Tuesday, March 06, 2007

The Failures of the So-called Surge

While Bush was busy smiling and pimping the "gradual but important progress" being made in Iraq to a friendly American Legion crowd, the massacres in Iraq continued.

Tuesday's gruesome totals: 10 GIs, 215 Iraqis Killed; 4 GIs, 406 Iraqis Wounded

That's "progress"?

The Bush/Petraeus plan of focusing in on Baghdad is definitely having ramifications in other communities:

"There's growing confusion at the Hillah hospital and we might ask for additional troops from Baghdad," he said in a phone interview. "There are no doctors, no medical staff available at the hospital."

That concern is also being expressed by military commanders:

BAGHDAD (Reuters) - Six U.S. soldiers were killed by a blast north of Baghdad on Monday, the U.S. military said on Tuesday, in one of the single deadliest ground attacks against American forces in Iraq in months.
Iraqi and U.S. forces are in the third week of a security crackdown in Baghdad aimed at stemming sectarian violence. U.S. military commanders have expressed concerns that insurgents could step up attacks outside Baghdad.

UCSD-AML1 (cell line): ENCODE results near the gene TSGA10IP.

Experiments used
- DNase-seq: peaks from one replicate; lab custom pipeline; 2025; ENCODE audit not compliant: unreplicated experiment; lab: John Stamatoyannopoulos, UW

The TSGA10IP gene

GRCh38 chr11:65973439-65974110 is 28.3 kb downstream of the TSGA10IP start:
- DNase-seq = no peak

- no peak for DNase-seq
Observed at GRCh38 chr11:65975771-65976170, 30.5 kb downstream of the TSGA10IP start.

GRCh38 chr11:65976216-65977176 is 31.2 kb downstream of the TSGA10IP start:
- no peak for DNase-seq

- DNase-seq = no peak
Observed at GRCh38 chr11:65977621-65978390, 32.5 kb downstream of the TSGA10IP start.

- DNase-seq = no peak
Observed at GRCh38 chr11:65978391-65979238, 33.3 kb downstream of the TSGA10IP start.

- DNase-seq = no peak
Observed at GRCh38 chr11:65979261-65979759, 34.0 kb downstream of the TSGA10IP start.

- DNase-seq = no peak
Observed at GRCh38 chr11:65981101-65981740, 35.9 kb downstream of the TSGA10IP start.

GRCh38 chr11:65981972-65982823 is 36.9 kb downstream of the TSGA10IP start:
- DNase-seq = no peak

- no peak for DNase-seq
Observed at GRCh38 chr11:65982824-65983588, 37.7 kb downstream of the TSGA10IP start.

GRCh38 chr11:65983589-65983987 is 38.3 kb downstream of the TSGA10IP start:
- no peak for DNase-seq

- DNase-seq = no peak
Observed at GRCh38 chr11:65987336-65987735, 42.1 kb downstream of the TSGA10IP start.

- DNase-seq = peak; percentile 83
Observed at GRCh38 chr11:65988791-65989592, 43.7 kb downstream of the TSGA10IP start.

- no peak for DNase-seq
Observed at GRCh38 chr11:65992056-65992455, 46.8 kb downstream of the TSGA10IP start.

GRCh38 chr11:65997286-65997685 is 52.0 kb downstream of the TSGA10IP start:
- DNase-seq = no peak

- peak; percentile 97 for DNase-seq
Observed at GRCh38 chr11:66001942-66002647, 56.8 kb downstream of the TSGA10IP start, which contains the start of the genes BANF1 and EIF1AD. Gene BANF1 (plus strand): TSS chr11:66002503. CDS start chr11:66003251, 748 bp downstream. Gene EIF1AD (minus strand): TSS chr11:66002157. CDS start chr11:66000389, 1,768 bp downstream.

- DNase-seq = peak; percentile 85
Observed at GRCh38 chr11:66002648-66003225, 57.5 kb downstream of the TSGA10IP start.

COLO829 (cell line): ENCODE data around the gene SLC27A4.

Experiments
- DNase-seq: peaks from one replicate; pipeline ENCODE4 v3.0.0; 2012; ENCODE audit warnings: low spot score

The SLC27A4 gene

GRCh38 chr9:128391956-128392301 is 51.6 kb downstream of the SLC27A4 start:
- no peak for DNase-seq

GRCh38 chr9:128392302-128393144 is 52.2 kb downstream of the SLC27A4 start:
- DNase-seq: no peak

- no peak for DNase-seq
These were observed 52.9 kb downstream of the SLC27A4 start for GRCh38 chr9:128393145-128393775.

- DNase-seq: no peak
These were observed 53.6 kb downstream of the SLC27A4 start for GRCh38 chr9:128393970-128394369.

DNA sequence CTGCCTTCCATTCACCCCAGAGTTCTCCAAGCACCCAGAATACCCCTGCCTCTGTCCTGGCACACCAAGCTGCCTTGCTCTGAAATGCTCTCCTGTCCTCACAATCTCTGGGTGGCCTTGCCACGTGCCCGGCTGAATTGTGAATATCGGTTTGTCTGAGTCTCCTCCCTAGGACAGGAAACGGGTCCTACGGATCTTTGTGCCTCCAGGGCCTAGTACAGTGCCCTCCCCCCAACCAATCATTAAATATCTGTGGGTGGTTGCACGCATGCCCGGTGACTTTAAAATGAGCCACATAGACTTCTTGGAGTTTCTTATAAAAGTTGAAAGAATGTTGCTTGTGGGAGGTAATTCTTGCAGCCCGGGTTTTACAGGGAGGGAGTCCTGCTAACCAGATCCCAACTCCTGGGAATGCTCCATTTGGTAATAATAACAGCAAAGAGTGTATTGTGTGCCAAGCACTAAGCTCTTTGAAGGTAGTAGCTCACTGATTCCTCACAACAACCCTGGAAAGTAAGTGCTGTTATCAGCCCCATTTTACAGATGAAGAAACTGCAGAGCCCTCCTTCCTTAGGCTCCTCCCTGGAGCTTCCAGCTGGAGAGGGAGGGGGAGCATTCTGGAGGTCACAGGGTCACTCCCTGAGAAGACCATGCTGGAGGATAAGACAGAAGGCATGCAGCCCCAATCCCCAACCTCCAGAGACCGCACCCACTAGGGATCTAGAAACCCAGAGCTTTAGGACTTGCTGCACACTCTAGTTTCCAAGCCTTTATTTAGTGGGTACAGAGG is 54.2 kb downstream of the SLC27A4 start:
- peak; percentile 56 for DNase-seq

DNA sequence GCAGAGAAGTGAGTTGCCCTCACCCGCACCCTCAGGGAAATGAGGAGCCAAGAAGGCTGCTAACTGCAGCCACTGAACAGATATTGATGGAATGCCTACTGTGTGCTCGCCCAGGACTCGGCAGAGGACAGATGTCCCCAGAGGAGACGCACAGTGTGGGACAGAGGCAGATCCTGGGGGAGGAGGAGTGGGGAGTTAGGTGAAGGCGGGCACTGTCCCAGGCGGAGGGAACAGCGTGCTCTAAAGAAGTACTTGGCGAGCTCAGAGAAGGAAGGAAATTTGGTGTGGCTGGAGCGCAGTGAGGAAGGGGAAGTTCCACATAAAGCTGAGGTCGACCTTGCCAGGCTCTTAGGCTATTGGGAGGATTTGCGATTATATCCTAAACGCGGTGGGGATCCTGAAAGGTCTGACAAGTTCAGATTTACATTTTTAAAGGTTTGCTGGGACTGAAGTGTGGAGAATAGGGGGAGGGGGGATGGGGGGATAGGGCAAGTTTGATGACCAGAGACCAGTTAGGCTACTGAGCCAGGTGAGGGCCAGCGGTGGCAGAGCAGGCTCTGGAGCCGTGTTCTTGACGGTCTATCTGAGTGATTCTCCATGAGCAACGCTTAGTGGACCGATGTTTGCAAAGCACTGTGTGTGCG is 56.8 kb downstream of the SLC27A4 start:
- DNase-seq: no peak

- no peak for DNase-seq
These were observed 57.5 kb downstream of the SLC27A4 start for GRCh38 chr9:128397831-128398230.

Bush says he listens to his military commanders. What's he going to do about this situation? And can Petraeus, the supposed last best hope for Iraq, convince Bush listen to him when he says he needs more troops? Or is this Petraeus' legacy?

Most of us know to have a backup plan for things that matter. We do such things as apply to more than one college, try to purchase health insurance and draw up pre-nuptial agreements, all in an effort to diminish negative impact on our lives should things not go as planned. When we're behaving recklessly, we don't create contingency plans and, sad to say, behaving with such stupidity and hubris has become the American way, especially when it comes to international policy. So we weren't surprised to hear that there is no backup plan for Iraq.

The Washington Post reported that the White House and Marine Gen. Peter Pace, chairman of the Joint Chiefs of Staff, told a group of governors that there's only one plan for Iraq, and that "Plan B was to make Plan A work." To put it in terms that would appeal to the masses: We're in it to win it. Except that we're not winning, because there's nothing to "win" in Iraq. With the troop surge and all, we'd be lucky to get out of there some time in the next five years without igniting further war in the region.

Containing Iraq's Civil War Is Not the Answer
How to stop genocide in Iraq (h/t arcturus)
Mr. Bush Needs to Sell this War ... to the Highest Bidder!

No comments:

Post a Comment